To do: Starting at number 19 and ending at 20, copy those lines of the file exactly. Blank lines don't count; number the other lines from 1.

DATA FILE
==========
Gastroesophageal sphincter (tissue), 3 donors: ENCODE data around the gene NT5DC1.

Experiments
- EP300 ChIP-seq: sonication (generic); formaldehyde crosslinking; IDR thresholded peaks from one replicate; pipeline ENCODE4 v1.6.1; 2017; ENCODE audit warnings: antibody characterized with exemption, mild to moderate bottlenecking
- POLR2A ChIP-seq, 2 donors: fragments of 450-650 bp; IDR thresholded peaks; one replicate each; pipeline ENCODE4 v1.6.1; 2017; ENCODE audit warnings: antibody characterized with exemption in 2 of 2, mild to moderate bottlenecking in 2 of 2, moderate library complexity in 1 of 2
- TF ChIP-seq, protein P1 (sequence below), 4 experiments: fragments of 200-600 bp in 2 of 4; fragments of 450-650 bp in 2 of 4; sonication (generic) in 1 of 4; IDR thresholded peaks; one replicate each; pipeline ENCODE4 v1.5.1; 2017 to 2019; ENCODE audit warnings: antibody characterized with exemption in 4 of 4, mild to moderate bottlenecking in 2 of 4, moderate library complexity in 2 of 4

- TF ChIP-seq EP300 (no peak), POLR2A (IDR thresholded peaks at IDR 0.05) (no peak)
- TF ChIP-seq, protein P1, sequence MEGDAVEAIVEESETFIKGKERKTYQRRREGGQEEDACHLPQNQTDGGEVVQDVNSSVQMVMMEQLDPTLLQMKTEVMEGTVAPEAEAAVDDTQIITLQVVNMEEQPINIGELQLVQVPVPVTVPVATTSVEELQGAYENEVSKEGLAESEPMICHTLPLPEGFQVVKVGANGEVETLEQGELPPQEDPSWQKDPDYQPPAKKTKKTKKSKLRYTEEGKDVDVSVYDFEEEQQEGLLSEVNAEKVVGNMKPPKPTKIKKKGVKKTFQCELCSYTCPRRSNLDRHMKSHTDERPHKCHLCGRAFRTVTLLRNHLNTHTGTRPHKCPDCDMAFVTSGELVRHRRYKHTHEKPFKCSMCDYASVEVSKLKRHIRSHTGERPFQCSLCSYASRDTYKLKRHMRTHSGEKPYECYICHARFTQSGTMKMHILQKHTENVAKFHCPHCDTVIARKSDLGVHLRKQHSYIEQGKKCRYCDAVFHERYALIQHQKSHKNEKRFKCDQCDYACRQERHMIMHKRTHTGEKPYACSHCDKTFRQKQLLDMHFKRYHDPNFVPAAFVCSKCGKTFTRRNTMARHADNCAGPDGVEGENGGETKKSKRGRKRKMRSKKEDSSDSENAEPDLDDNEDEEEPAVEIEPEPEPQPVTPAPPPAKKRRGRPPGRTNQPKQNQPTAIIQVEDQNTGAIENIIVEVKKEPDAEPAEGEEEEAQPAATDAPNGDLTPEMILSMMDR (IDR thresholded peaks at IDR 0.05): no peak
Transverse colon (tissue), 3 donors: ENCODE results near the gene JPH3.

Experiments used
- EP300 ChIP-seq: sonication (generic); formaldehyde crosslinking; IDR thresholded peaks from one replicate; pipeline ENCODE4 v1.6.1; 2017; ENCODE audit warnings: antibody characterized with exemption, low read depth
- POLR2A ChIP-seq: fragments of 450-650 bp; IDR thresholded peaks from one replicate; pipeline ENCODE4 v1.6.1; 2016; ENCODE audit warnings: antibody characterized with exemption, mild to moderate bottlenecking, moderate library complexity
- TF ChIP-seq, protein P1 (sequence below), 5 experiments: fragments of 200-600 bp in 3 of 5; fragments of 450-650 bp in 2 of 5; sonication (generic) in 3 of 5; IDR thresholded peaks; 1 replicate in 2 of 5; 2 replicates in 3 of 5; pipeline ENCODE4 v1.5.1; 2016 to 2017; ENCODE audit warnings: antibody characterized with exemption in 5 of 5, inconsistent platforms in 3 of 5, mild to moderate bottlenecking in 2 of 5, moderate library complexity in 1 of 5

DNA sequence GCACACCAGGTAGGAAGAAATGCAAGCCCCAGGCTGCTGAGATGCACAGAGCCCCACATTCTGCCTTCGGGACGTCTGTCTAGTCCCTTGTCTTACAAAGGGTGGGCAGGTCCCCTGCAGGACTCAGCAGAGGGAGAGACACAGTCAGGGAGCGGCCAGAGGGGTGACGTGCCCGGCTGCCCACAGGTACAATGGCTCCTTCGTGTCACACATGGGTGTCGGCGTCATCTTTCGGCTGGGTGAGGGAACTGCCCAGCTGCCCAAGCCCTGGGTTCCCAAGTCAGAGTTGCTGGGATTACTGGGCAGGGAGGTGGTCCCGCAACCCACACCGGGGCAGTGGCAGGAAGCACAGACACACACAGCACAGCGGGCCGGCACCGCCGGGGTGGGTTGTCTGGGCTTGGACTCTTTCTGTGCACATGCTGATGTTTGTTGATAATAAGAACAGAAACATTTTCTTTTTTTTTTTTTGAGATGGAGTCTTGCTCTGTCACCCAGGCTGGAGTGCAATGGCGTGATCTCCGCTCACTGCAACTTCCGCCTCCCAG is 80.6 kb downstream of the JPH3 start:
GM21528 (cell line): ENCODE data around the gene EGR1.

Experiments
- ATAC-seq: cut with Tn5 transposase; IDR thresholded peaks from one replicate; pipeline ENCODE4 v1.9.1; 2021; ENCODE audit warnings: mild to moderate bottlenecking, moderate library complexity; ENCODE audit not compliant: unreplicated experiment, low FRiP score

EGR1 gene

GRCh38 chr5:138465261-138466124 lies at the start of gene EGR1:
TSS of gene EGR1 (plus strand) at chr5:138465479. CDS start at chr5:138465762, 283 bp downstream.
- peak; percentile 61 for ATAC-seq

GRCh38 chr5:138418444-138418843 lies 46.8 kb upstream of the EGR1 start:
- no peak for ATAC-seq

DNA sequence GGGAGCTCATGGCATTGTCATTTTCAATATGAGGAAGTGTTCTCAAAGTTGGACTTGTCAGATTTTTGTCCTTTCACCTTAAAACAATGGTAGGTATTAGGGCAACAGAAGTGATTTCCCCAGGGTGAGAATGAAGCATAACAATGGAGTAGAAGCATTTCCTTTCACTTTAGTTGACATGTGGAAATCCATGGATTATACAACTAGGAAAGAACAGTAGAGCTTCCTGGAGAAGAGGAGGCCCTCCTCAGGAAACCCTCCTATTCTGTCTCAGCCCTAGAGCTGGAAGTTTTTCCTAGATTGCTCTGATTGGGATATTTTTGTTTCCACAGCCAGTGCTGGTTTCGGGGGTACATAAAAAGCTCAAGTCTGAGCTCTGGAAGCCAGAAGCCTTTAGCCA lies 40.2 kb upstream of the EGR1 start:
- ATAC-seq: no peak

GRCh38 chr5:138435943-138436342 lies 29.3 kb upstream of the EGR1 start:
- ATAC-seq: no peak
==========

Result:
TSS of gene EGR1 (plus strand) at chr5:138465479. CDS start at chr5:138465762, 283 bp downstream.
- peak; percentile 61 for ATAC-seq